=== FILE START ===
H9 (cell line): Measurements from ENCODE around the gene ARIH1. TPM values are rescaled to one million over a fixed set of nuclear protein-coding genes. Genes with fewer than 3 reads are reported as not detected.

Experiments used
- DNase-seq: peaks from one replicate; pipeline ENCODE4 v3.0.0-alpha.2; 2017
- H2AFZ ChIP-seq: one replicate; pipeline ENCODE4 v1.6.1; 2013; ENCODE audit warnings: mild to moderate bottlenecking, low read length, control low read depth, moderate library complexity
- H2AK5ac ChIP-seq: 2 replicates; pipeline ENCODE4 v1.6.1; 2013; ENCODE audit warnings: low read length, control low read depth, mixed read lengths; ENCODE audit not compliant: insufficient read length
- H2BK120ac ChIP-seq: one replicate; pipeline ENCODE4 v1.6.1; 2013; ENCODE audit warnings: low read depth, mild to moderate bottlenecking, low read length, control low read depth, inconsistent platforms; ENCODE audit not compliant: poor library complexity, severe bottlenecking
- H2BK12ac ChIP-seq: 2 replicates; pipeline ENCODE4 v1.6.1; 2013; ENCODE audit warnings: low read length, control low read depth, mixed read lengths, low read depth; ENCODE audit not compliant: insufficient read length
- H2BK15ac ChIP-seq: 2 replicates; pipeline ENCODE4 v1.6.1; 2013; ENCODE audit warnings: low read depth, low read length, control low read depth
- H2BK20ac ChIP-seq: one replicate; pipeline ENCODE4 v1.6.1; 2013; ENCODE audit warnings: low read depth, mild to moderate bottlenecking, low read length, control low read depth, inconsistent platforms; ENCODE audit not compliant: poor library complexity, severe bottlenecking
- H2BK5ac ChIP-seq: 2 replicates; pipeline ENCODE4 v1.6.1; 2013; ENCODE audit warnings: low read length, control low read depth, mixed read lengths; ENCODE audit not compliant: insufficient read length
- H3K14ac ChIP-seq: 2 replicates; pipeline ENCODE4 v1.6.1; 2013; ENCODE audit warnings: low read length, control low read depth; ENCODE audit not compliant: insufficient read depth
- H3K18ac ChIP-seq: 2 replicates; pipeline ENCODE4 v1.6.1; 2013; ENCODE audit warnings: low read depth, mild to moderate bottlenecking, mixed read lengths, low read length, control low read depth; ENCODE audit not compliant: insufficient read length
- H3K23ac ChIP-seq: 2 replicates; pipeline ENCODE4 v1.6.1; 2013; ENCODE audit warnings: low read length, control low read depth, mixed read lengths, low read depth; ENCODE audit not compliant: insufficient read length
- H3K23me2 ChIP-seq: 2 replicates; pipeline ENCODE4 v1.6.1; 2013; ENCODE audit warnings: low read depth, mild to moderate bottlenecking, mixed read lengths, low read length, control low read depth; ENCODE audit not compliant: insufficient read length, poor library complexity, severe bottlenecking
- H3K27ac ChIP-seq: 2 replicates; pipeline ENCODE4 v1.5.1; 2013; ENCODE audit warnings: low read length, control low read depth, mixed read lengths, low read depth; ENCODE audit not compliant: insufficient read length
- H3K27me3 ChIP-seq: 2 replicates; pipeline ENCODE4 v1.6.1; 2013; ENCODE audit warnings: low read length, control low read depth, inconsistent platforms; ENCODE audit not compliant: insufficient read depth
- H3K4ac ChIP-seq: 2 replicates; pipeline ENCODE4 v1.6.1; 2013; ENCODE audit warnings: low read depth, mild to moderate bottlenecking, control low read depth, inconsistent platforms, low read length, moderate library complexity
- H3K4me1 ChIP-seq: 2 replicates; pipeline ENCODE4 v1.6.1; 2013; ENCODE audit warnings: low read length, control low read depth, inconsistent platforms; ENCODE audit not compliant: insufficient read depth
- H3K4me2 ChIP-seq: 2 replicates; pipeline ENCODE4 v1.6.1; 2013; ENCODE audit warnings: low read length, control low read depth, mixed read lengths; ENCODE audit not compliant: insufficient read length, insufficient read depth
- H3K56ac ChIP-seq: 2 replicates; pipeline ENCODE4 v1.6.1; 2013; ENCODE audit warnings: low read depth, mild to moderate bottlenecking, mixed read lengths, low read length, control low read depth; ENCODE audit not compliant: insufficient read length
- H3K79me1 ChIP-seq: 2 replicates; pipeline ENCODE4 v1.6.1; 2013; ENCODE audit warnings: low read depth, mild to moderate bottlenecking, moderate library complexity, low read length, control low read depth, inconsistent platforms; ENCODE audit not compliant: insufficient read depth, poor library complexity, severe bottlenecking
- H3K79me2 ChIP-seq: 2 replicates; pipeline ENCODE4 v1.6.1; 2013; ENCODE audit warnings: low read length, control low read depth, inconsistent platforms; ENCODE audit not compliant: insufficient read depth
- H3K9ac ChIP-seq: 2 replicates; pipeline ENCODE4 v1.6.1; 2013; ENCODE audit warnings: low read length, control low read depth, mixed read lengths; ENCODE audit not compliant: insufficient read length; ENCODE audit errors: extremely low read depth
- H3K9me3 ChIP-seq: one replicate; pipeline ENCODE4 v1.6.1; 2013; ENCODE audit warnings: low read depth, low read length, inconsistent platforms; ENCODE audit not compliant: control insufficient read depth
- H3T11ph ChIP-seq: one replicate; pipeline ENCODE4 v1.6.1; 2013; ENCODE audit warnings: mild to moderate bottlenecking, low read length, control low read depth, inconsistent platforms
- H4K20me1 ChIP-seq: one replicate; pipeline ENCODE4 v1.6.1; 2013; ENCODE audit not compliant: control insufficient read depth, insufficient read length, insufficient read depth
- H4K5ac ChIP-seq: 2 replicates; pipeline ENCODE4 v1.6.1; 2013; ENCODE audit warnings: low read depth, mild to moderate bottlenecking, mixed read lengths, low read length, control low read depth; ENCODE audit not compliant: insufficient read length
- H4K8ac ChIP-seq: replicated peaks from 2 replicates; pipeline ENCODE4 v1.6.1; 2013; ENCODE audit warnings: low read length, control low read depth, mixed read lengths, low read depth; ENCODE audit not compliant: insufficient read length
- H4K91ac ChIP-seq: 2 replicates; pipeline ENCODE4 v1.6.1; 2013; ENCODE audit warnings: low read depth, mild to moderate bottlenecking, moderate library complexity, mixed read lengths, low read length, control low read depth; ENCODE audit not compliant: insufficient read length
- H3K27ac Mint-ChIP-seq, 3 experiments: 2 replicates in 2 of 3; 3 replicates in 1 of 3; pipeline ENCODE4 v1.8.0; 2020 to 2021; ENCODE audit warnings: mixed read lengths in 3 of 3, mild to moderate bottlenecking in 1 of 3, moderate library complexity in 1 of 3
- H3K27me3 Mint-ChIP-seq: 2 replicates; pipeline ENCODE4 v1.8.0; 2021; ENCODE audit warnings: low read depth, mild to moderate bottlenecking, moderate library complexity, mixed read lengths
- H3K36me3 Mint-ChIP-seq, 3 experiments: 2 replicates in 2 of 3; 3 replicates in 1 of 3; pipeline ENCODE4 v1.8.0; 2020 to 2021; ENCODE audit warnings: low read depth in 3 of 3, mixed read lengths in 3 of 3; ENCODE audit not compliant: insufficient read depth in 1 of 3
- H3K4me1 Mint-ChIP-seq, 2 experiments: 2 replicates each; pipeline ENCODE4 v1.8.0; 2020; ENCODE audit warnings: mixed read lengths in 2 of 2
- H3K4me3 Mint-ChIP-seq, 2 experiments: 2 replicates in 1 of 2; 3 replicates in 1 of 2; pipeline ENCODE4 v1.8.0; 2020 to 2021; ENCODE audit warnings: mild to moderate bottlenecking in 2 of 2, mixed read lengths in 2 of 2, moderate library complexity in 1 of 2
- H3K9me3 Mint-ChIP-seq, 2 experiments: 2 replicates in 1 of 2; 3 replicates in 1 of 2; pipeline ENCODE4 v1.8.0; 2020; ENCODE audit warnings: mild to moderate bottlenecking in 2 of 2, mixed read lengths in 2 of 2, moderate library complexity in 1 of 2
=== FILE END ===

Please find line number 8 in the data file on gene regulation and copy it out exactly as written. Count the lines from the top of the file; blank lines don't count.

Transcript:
- H2BK15ac ChIP-seq: 2 replicates; pipeline ENCODE4 v1.6.1; 2013; ENCODE audit warnings: low read depth, low read length, control low read depth